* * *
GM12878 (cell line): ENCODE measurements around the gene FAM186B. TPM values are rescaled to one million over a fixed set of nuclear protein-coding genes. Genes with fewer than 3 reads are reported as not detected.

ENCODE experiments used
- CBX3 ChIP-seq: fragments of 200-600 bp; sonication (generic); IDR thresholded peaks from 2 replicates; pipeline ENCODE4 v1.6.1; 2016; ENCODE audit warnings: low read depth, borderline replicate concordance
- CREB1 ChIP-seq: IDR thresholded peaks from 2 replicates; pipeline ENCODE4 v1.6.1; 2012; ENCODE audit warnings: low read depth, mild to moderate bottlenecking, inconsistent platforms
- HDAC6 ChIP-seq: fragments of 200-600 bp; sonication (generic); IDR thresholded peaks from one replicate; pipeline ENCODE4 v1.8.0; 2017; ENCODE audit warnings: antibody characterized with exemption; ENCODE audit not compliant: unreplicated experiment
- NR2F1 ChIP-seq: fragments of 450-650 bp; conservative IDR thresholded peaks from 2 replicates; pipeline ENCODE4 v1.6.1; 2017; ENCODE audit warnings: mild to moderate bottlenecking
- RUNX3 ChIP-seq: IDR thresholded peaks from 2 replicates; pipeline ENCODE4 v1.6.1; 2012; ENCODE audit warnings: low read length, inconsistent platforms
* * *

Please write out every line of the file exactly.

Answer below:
GM12878 (cell line): ENCODE measurements around the gene FAM186B. TPM values are rescaled to one million over a fixed set of nuclear protein-coding genes. Genes with fewer than 3 reads are reported as not detected.

ENCODE experiments used
- CBX3 ChIP-seq: fragments of 200-600 bp; sonication (generic); IDR thresholded peaks from 2 replicates; pipeline ENCODE4 v1.6.1; 2016; ENCODE audit warnings: low read depth, borderline replicate concordance
- CREB1 ChIP-seq: IDR thresholded peaks from 2 replicates; pipeline ENCODE4 v1.6.1; 2012; ENCODE audit warnings: low read depth, mild to moderate bottlenecking, inconsistent platforms
- HDAC6 ChIP-seq: fragments of 200-600 bp; sonication (generic); IDR thresholded peaks from one replicate; pipeline ENCODE4 v1.8.0; 2017; ENCODE audit warnings: antibody characterized with exemption; ENCODE audit not compliant: unreplicated experiment
- NR2F1 ChIP-seq: fragments of 450-650 bp; conservative IDR thresholded peaks from 2 replicates; pipeline ENCODE4 v1.6.1; 2017; ENCODE audit warnings: mild to moderate bottlenecking
- RUNX3 ChIP-seq: IDR thresholded peaks from 2 replicates; pipeline ENCODE4 v1.6.1; 2012; ENCODE audit warnings: low read length, inconsistent platforms